I think that I def­i­nite­ly solid­i­fied around the idea of abo­li­tion through the writ­ing of this book. Going in, it was some­thing I believed in, but I believed in it as this kind of lofty goal that could­n’t real­ly be addressed in the present moment. Kind of, Okay, that’s a dream.” And real­ly what I learned by inter­view­ing orga­niz­ers and gain­ing insights from peo­ple in prison is that peo­ple are find­ing ways to do abo­li­tion every day. So for some peo­ple that might mean not call­ing the police and fig­ur­ing out ways to deal with prob­lems or fears or threats in ways that don’t involve that pipeline to the sys­tem. For oth­er peo­ple it might mean work­ing for the clos­ing of a prison or work­ing on bail reform or work­ing to end manda­to­ry min­i­mums with the idea in mind that this is a step toward abo­li­tion — toward both shrink­ing the sys­tem and demon­strat­ing that the sys­tem isn’t effec­tive in serv­ing human­i­ty. I talk in the book about how I had per­son­al con­flict around my feel­ings towards the sys­tem because my sis­ter’s drug prob­lem was real­ly cre­at­ing issues for my fam­i­ly and it seemed like it would be eas­i­er if she went to prison — one part of me thought that. And actu­al­ly when she did go back to prison, it became very evi­dent that that was not help­ful for her life or any of our lives, and that it fur­ther dam­aged our fam­i­ly struc­ture. I now def­i­nite­ly call myself an abo­li­tion­ist, but I also feel that one of the most impor­tant parts of that is think­ing about how I’m car­ry­ing that through in my actions. So it’s not just about sub­scrib­ing to a par­tic­u­lar ide­ol­o­gy or plat­form, but what does that plat­form mean in my life. It’s messy. It’s one thing to think a cer­tain way or buy into a phi­los­o­phy and its dif­fer­ent to think about how you’re act­ing on that phi­los­o­phy. I think that’s changed my view not just in my per­son­al life, but also in terms of my job as a jour­nal­ist, and that’s been inter­est­ing as well.

Are you con­cerned that the abo­li­tion­ist label shuts down con­ver­sa­tion about alter­na­tives to incarceration?

You kind of have to use it strate­gi­cal­ly. I don’t start con­ver­sa­tions with peo­ple who dis­agree with me by say­ing, You have to call your­self an abo­li­tion­ist.” I think some­times when you start a con­ver­sa­tion with that word, it can shape the con­ver­sa­tion in ways that aren’t help­ful. It’s real­ly cru­cial to think about who you are talk­ing to, and how does prison or the prison-indus­tri­al com­plex relate to them, and how can you make it per­son­al and real. It’s been inter­est­ing at Q&As at my read­ings, because peo­ple raise their hands and want to get into a debate. I’m not par­tic­u­lar­ly inter­est­ed in try­ing to con­vince peo­ple to think exact­ly what I think, but I think ques­tion­ing is actu­al­ly real­ly pro­duc­tive. I def­i­nite­ly had to do that in my per­son­al jour­ney on this sub­ject. A lot time peo­ple will say, What are you going to do if some­one breaks into your house?” They’ll bring up these sce­nar­ios, and I’ll ask a ques­tion in response. Instead of throw­ing the word abo­li­tion at them I’ll say, What would hap­pen?” I’ll play out this sit­u­a­tion of this per­son going to prison, what is that going to do for them, and more impor­tant­ly what is that going to do for you, the vic­tim or the hypo­thet­i­cal vic­tim? Start­ing those con­ver­sa­tions has been fas­ci­nat­ing. Watch­ing peo­ple think through what is prison doing for them or to them.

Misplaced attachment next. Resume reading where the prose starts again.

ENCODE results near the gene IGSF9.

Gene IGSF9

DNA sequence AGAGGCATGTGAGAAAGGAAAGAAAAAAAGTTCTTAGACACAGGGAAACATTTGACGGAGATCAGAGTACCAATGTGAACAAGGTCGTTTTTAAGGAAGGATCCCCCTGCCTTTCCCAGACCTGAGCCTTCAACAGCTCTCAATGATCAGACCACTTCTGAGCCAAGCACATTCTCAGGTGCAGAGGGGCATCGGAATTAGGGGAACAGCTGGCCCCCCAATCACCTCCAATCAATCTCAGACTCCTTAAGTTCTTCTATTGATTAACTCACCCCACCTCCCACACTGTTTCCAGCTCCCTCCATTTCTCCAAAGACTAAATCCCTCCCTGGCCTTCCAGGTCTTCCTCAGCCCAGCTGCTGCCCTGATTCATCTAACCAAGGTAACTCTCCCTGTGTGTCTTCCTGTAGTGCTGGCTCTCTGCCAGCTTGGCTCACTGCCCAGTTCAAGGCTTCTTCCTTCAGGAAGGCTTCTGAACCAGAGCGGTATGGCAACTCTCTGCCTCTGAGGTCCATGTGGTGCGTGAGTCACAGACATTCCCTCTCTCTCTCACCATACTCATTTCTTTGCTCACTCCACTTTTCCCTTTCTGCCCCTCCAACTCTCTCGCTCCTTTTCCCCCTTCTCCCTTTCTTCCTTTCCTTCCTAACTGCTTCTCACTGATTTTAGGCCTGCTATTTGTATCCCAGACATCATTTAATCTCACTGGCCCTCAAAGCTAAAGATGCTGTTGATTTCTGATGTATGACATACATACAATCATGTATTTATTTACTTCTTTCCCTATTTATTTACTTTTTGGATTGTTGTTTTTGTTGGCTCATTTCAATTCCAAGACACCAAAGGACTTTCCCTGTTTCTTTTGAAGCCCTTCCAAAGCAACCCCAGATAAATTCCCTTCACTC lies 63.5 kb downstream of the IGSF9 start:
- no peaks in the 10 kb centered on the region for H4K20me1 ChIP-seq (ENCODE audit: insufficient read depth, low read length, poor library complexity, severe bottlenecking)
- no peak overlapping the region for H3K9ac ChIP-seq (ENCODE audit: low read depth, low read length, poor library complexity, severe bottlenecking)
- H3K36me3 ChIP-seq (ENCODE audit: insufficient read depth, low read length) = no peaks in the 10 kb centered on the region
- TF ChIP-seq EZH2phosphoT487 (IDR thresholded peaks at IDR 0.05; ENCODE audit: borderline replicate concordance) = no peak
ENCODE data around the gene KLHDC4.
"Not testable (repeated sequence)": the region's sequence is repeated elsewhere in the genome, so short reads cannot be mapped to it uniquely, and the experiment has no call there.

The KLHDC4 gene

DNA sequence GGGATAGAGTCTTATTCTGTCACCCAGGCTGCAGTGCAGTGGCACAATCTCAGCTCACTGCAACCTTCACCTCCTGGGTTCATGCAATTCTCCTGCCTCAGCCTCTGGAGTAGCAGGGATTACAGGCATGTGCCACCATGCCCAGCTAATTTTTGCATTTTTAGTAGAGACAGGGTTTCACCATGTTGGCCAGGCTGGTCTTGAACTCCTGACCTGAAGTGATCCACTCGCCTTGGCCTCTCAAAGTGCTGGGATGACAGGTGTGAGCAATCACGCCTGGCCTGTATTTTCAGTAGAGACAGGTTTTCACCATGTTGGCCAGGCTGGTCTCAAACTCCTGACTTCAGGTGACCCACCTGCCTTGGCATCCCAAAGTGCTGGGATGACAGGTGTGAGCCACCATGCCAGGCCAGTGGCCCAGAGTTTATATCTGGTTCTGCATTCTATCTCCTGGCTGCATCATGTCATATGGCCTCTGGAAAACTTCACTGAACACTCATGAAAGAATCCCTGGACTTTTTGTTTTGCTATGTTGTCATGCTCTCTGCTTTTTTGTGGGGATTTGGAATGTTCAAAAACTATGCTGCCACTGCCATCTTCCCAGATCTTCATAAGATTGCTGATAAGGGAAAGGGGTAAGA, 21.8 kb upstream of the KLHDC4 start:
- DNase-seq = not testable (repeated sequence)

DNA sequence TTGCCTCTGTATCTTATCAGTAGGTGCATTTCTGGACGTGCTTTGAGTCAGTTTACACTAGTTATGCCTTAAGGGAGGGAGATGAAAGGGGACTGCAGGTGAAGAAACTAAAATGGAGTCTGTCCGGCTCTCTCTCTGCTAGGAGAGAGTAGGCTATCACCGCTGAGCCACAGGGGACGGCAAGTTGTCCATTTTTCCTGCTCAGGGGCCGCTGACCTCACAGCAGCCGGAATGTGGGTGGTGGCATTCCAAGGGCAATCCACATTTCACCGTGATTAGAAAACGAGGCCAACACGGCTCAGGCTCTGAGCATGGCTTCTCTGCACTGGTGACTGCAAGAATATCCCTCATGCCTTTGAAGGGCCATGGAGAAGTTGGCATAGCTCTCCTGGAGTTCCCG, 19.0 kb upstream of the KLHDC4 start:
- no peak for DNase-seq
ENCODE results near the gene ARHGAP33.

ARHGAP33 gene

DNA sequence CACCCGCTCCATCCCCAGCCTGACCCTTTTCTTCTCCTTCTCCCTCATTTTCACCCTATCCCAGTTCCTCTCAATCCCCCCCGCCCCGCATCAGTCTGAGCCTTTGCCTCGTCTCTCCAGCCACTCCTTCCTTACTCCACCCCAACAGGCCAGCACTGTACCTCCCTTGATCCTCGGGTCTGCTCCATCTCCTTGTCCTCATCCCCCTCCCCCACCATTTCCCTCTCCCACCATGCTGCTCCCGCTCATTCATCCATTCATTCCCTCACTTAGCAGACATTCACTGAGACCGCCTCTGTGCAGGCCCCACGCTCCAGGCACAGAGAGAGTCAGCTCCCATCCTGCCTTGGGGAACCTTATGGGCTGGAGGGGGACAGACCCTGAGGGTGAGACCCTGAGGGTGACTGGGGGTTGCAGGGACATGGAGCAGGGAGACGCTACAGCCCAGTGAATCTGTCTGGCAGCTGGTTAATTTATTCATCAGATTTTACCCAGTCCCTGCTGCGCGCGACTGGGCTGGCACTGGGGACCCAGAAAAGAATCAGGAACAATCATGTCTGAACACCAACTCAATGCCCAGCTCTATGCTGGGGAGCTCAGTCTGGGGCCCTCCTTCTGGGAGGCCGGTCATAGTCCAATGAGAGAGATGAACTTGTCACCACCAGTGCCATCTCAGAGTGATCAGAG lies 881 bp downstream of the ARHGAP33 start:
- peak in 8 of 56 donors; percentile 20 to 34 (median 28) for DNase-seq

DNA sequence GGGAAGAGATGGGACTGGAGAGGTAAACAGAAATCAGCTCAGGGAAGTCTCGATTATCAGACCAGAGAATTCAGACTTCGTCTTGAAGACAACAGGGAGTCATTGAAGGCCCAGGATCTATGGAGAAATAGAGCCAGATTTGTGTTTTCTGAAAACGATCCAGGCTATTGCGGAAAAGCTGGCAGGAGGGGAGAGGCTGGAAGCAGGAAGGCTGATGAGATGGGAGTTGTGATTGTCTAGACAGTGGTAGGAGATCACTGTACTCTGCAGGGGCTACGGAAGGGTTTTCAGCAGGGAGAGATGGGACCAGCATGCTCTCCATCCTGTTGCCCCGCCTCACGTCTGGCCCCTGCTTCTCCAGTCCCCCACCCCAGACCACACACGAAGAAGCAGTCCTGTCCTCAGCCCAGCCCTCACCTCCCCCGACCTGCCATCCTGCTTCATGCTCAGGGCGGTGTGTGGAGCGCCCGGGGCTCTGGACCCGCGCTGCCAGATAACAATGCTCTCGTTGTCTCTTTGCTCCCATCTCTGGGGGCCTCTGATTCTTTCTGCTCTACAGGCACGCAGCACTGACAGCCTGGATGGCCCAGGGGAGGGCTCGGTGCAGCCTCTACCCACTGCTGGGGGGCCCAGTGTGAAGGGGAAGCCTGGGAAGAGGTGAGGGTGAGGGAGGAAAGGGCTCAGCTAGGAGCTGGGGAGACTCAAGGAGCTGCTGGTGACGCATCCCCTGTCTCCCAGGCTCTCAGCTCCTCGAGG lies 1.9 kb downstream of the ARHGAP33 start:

The sec­ond part of your book is about alter­na­tives to the prison sys­tem. We’re hear­ing a lot late­ly about pro­grams that are labelled as alter­na­tives.” You’ve writ­ten about prob­lems you see with manda­to­ry drug treat­ment, oth­ers have crit­i­cized manda­to­ry psy­chi­atric treat­ment. Talk about the dan­gers you see with some alter­na­tives”?

A real­ly impor­tant ques­tion to ask every time an alter­na­tive is pro­posed is does this alter­na­tive” per­pet­u­ate the prison-indus­tri­al com­plex? And not just does this alter­na­tive put more peo­ple in prison specif­i­cal­ly (although some of the alter­na­tives actu­al­ly do ulti­mate­ly incar­cer­ate more peo­ple), but does it per­pet­u­ate a sys­tem of social con­trol, par­tic­u­lar­ly racist social con­trol? Does it con­fine and iso­late peo­ple? Does it cut peo­ple’s ties with their fam­i­lies and com­mu­ni­ties? And does it embed the state more in peo­ple’s lives? Some­times those ques­tions are dif­fi­cult to answer but actu­al­ly my expe­ri­ence of look­ing at these alter­na­tives is that they’re actu­al­ly not that dif­fi­cult to answer.

For exam­ple, I’ve writ­ten about manda­to­ry drug treat­ment. So with manda­to­ry treat­ment, often­times what hap­pens is some­one is arrest­ed. That’s already putting them in the com­plex, and then when they’re con­vict­ed they’re then tak­en to sen­tenc­ing. So all of this stuff has already hap­pened that has entrenched them in the sys­tem. When they go to sen­tenc­ing, the idea is that the drug treat­ment is pro­posed as an alter­na­tive to send­ing them to prison, but some­times that treat­ment itself is hap­pen­ing in a facil­i­ty that looks very much like a prison. It’s locked down, you aren’t allowed to leave, they’re sep­a­rat­ed from their fam­i­lies, usu­al­ly they’re not allowed to have their kids there with them. It also per­pet­u­ates this idea of the state hav­ing con­trol of their their bod­ies. Most of the time, peo­ple man­dat­ed to treat­ment aren’t depen­dent on drugs, but they might have com­mit­ted a drug crime. So it’s this force, the state exert­ing con­trol on peo­ples bod­ies and very dis­pro­por­tion­ate­ly tar­get­ing black peo­ple and oth­er peo­ple of col­or and manip­u­lat­ing and con­fin­ing their bod­ies. That’s an exam­ple I come back to a lot because par­tic­u­lar­ly lib­er­als seem to like the idea of help­ing peo­ple instead of hurt­ing them. But I think we real­ly need to dig beneath the rhetoric. A lot of these alter­na­tives and things pro­posed instead of mass incar­cer­a­tion are things called tar­get­ed polic­ing” or tar­get­ed crime hotspots.” It sounds real­ly good in a way, Oh, we’re just going to zero in on vio­lent crime and peo­ple killing each oth­er.” but real­ly what it means is tar­get­ing com­mu­ni­ties of col­or. So that means height­en­ing polic­ing in cer­tain places where peo­ple are already mar­gin­al­ized. As we’ve seen, espe­cial­ly over the past few months, there has been a lot of ener­gy around resist­ing police vio­lence. Obvi­ous­ly police vio­lence has been a prob­lem for a very long time, and police vio­lence is essen­tial­ly one of the things being pro­posed as an alter­na­tive.”